The authors provide in this volume a critical exposition of experimental exploration and practical experience in human nutrition. The early chapters deal with the principles of metabolism, the methods available for determining energy balance, basal metabolism, and energy requirements for work, and the effects on metabolism of semistarvation and starvation. Later topics covered include utilization of food and the significance in nutrition of fats, carbohydrates, proteins, minerals, and vitamins. The concluding chapter covers the effects of malnutrition on the liver, on reproduction, and on longevity. The book ends with the importance of bread and its components in the human economy, of certain newer protein foods, and of vegetarianism.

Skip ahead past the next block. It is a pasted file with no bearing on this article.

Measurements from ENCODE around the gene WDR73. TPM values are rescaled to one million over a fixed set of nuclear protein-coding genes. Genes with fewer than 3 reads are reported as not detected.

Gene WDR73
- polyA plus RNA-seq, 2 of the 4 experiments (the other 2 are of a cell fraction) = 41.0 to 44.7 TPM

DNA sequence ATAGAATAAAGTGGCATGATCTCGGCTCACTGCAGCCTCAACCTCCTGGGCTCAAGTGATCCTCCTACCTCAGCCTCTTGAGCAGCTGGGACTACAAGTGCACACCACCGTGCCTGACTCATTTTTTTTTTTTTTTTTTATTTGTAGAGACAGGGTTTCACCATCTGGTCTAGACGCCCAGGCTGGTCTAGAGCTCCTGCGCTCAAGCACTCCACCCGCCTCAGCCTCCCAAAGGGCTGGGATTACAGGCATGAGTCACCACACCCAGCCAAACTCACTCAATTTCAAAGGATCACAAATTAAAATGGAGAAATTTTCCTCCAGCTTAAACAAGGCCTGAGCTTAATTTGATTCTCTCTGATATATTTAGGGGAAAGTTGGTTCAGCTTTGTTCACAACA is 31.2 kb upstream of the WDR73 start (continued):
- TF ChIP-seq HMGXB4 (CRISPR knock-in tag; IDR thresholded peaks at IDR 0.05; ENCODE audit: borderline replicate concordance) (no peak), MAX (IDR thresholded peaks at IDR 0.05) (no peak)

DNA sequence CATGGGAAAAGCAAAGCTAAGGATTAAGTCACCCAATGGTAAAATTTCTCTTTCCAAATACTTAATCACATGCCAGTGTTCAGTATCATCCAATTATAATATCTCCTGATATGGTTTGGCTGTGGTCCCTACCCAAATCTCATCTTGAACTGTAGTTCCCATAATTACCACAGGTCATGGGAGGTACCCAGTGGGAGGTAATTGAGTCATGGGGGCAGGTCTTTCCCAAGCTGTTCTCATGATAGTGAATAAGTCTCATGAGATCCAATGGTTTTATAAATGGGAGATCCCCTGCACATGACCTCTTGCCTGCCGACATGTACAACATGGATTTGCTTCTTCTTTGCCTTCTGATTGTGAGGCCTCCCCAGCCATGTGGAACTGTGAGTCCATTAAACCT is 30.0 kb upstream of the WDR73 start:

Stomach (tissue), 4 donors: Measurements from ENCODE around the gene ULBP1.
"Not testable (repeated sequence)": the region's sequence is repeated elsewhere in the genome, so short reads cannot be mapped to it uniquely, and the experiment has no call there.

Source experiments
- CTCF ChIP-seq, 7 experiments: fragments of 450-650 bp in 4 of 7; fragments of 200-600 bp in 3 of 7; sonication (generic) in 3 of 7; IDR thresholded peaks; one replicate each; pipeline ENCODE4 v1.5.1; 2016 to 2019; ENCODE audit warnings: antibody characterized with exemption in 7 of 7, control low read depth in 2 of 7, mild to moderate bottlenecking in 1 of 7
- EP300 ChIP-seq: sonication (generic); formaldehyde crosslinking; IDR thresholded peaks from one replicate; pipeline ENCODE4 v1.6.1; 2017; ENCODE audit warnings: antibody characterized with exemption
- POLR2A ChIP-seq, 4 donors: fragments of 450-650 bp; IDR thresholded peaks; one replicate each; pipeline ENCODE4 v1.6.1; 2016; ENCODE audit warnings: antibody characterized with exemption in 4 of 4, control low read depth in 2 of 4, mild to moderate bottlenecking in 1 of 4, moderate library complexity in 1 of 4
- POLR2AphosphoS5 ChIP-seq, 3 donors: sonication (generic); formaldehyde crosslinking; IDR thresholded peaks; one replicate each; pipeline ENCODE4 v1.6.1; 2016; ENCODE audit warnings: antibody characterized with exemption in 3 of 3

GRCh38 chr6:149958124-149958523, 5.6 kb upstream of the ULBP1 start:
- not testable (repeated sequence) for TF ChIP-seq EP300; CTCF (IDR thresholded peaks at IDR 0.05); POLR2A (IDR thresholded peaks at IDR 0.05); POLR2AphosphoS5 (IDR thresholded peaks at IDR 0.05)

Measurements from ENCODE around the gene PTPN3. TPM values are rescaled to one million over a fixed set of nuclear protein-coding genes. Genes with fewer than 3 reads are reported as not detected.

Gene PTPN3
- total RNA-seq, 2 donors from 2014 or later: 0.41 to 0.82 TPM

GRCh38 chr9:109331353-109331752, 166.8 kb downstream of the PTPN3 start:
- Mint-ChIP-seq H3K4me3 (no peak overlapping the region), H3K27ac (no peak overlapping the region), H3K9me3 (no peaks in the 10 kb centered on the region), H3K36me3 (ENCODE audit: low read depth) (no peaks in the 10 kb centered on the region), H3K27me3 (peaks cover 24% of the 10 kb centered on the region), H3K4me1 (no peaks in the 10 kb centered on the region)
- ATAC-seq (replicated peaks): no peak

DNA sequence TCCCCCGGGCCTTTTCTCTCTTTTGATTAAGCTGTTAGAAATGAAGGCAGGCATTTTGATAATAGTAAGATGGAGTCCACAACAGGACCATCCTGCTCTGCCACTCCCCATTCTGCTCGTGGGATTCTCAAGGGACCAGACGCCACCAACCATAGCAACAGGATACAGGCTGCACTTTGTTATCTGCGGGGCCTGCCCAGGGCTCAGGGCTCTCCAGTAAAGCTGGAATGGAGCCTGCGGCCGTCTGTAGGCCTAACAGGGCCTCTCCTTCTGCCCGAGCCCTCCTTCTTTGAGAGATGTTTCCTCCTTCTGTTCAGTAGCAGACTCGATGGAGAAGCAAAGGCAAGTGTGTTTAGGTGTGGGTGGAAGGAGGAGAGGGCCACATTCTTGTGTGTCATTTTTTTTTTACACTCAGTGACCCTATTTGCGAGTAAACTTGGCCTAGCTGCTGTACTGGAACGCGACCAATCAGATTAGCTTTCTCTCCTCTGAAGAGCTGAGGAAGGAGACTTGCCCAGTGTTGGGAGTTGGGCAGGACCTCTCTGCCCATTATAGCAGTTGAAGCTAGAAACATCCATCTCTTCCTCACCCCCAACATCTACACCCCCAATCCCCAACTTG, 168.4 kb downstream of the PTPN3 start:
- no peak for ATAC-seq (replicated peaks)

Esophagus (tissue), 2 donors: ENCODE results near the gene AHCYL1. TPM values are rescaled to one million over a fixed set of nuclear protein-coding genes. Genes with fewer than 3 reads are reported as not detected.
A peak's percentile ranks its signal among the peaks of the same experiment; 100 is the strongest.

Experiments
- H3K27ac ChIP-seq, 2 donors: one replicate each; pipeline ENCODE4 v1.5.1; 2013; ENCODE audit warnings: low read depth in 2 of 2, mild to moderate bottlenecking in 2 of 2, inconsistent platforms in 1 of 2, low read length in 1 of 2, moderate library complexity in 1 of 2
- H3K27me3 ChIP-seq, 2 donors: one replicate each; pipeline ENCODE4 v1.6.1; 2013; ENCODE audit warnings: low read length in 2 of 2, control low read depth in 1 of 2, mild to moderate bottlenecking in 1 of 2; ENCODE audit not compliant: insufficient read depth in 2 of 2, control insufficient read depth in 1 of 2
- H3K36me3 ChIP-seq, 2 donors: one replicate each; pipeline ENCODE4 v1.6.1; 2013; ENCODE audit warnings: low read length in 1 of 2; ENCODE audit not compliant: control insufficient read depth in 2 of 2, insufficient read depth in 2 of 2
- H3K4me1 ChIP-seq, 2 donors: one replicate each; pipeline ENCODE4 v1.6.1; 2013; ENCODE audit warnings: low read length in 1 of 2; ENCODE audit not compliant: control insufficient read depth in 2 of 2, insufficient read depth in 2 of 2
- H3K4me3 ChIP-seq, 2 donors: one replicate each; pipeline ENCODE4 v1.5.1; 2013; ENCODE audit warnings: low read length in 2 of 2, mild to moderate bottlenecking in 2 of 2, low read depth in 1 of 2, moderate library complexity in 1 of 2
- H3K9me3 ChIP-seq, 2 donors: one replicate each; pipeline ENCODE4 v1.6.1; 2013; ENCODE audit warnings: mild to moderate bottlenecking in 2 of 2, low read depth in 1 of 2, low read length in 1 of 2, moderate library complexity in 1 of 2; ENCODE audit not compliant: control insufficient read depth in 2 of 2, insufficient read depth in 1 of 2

The book is liberally documented and provides for the reader of German texts an excellent introduction to this field of knowledge, a field which in the present insecure state of world affairs is of utmost importance to human welfare.